The time-honored tale of young lovers on the run from the law gets a thoroughly modern Central European makeover in director Krisztina Deak’s provocative yet determinedly low-key character study, “Who the Hell’s Bonnie and Clyde.” Based on a recent true story, and told through a fragmented narrative that emphasizes the fugitives’ emotional bond over actual gunplay, drama will make a modest name for itself rewarding attentive auds on the fest circuit but will have a more difficult time nabbing much B.O. ahead of respectable homevid life.
The action starts mid-escape, with young couple Lili (Ildiko Raczkevy) and Papi (Gabor Karalyos) eluding the law through pluck and luck, as the former breathes “you saved me like a Bruce Willis” to her more taciturn lover. Story emerges that the two have somehow relieved a bank in the town of Miskolc of some 50 million forints ($260,000), though the actual circumstances of the heist are reserved for the last reel.
Because their crime was committed in a rural setting, the pair are able to elude capture and live a life of conspicuous consumerism and lots of snuggling in a series of apartments they inevitably vacate just ahead of the cops. Along the way, they befriend a thrill-seeking couple (Mate Haumann, Gabriella Hamori), who prove to be their undoing.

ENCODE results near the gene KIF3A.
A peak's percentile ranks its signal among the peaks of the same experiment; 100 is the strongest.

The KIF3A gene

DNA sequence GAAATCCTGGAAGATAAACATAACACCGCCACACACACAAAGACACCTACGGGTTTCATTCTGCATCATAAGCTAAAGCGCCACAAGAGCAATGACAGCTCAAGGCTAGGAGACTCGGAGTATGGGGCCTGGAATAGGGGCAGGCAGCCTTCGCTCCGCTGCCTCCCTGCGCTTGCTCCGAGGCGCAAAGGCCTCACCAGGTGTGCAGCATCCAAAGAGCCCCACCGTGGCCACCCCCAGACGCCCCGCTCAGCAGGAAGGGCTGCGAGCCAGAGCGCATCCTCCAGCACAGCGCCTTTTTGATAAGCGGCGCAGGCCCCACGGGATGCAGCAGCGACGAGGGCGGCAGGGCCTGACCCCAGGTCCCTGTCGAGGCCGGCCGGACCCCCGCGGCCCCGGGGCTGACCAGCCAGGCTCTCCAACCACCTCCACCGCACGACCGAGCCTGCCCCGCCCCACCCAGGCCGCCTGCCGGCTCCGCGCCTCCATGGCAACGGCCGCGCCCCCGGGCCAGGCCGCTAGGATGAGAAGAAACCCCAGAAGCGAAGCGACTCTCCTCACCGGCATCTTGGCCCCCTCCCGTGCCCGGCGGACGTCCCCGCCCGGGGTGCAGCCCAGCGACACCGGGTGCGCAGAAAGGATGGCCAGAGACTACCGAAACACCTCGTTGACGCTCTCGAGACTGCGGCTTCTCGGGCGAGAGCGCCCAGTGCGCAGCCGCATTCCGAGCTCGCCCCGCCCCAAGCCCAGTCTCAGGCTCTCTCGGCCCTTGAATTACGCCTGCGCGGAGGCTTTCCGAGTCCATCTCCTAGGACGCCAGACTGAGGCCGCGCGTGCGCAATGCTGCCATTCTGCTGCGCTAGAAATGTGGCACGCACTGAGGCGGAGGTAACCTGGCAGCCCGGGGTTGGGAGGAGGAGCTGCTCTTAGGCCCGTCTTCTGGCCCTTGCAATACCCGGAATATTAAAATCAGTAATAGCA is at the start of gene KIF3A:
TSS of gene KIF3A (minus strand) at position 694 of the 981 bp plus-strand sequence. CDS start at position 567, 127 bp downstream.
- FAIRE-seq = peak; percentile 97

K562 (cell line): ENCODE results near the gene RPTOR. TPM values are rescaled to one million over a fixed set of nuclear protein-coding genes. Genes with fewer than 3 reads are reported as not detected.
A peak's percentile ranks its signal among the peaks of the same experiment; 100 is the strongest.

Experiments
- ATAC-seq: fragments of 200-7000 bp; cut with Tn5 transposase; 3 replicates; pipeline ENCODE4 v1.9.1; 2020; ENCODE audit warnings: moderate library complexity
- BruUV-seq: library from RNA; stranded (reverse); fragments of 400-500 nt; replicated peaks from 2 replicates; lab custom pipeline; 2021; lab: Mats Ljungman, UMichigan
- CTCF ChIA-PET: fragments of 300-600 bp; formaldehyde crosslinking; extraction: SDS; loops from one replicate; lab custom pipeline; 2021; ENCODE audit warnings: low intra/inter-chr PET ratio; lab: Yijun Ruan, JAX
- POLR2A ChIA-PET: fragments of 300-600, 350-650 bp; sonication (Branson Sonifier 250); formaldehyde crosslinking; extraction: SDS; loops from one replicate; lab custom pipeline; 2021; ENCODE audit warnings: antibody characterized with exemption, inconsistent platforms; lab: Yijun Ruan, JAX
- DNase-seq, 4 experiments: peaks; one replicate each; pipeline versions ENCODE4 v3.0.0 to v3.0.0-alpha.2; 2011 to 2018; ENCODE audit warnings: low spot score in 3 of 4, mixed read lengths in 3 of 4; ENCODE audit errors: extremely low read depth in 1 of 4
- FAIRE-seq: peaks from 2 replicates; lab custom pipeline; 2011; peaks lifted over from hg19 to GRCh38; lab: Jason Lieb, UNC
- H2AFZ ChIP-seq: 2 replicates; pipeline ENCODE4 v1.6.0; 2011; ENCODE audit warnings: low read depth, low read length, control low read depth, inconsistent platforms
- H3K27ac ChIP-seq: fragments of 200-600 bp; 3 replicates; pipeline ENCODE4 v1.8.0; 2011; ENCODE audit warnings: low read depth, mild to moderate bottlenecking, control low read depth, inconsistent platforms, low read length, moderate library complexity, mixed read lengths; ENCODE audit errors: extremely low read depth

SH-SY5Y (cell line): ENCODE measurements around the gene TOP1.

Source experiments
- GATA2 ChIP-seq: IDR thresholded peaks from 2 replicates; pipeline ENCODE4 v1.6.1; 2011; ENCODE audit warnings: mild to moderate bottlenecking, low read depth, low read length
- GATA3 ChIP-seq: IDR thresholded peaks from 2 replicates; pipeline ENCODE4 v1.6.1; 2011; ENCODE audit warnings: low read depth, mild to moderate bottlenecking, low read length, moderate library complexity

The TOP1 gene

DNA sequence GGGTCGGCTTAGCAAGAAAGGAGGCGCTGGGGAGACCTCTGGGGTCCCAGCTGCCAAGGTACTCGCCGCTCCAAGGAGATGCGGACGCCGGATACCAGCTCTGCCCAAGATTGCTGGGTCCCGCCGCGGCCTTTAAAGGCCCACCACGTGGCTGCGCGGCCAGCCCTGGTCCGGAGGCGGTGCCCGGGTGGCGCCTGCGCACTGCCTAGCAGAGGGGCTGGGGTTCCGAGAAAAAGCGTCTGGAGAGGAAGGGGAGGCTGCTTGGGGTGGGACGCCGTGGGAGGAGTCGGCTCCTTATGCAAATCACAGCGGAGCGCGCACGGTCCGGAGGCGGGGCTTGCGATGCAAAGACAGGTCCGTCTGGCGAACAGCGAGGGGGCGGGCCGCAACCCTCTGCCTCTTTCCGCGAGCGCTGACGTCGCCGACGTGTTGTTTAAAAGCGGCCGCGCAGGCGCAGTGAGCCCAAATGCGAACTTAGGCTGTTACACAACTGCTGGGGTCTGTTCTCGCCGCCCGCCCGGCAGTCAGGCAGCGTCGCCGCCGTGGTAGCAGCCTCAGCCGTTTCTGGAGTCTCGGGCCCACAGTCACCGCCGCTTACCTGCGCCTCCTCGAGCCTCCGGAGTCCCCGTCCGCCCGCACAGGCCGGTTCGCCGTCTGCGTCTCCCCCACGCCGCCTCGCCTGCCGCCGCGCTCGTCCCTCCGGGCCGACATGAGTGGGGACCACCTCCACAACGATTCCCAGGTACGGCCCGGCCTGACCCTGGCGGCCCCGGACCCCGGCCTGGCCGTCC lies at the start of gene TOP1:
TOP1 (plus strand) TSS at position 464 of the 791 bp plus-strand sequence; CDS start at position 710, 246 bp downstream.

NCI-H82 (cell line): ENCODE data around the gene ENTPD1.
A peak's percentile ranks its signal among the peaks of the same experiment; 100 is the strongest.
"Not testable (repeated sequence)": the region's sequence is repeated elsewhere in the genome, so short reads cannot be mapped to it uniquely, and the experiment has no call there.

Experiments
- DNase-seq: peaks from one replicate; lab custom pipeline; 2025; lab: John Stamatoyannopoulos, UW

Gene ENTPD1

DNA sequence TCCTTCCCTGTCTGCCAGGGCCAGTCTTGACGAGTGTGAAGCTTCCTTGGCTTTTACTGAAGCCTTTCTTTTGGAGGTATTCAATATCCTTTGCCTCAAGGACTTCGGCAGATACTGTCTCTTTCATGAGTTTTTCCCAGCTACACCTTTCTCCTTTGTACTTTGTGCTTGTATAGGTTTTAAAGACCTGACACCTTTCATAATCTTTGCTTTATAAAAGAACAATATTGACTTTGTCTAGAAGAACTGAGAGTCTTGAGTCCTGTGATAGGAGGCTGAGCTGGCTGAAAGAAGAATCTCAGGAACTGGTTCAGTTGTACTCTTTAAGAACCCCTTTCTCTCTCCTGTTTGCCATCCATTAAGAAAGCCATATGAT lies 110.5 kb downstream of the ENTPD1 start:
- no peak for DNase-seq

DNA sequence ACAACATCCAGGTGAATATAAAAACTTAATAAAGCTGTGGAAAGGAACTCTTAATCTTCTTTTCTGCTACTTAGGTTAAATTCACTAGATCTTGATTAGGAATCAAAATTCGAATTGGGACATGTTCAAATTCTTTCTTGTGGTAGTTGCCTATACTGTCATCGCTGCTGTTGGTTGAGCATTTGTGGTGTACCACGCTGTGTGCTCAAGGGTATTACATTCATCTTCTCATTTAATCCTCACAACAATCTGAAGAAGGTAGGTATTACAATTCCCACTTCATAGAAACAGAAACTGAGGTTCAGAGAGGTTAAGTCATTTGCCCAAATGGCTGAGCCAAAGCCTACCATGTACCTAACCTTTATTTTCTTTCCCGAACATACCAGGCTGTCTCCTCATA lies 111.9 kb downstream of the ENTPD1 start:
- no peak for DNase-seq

Though it’s easy to interpret Deak’s approach to the material as just another tale of puppy love in a genre setting, she’s got two aces up her sleeve. First is a shrewdly-structured script that pays knowing respect to both Sam Peckinpah’s “The Getaway” (in a climactic vault scene) and Arthur Penn’s “Bonnie and Clyde.” A pair of clips from the latter illustrate just how far on-screen portrayals of star-crossed lovers have come since that landmark pic.
Helmer’s second strength is a breakout leading turn by young Raczkevy as the nubile, headstrong Lili. A newcomer chosen from nearly 500 teenagers who read for the part, she’s a natural in the young Bridget Fonda mold, showing a feral intensity while both loving her man on the lam and refusing to rat him out while in prison. As the quieter Papi, Karalyos shows just enough boyishness to earn auds’ sympathies, while Haumann has a memorable first scene as an oily gun dealer.
There’s a hand-held urgency to Tibor Mathe’s skilful camerawork that amplifies the central couple’s plight. Real-life robber Tunde Novak, on whose memoir pic is based, recently began an 11-year sentence for the crime; her partner committed suicide shortly after being incarcerated.